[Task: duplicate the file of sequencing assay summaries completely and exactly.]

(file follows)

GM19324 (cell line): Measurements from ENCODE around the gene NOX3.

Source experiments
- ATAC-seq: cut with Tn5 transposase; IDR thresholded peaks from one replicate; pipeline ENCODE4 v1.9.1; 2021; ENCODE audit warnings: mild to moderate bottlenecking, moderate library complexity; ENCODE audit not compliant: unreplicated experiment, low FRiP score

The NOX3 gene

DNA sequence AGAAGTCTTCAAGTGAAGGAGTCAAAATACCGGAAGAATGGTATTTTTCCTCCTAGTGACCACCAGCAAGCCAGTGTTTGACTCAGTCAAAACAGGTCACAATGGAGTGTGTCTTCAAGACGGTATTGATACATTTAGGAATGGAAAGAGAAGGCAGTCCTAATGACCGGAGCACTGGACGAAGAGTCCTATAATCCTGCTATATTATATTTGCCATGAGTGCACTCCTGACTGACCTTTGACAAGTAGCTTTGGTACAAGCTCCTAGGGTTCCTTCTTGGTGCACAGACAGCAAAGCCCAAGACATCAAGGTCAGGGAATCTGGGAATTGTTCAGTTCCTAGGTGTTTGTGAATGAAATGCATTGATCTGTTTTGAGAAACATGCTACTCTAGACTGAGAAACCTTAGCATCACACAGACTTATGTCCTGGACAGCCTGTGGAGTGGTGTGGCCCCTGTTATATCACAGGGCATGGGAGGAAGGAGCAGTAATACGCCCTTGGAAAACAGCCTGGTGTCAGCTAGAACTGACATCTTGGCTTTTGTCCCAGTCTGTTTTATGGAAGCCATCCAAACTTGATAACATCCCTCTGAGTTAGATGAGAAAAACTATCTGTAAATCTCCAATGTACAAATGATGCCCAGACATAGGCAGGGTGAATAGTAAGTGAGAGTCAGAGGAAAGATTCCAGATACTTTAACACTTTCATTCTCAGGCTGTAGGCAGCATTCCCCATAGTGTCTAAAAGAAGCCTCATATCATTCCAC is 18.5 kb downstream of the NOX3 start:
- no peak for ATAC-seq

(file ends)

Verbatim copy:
GM19324 (cell line): Measurements from ENCODE around the gene NOX3.

Source experiments
- ATAC-seq: cut with Tn5 transposase; IDR thresholded peaks from one replicate; pipeline ENCODE4 v1.9.1; 2021; ENCODE audit warnings: mild to moderate bottlenecking, moderate library complexity; ENCODE audit not compliant: unreplicated experiment, low FRiP score

The NOX3 gene

DNA sequence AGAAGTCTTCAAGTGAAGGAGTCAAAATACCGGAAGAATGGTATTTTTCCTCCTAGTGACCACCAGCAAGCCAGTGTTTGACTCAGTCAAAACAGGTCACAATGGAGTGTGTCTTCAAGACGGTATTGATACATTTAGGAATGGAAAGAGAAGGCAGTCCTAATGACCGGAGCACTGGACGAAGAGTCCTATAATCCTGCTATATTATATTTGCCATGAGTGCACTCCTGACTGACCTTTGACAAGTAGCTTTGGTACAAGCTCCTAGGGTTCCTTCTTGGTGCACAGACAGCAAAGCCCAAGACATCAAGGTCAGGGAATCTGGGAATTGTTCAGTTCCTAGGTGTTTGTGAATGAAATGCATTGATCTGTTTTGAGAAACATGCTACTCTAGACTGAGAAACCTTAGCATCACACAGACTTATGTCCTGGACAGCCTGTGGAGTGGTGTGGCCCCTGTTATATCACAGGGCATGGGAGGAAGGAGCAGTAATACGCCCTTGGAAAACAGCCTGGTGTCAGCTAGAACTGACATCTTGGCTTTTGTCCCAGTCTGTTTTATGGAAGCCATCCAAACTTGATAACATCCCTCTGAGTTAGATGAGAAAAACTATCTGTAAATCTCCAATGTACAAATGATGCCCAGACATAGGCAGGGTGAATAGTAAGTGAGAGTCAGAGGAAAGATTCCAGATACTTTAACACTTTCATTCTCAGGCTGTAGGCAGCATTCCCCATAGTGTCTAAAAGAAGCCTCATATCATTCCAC is 18.5 kb downstream of the NOX3 start:
- no peak for ATAC-seq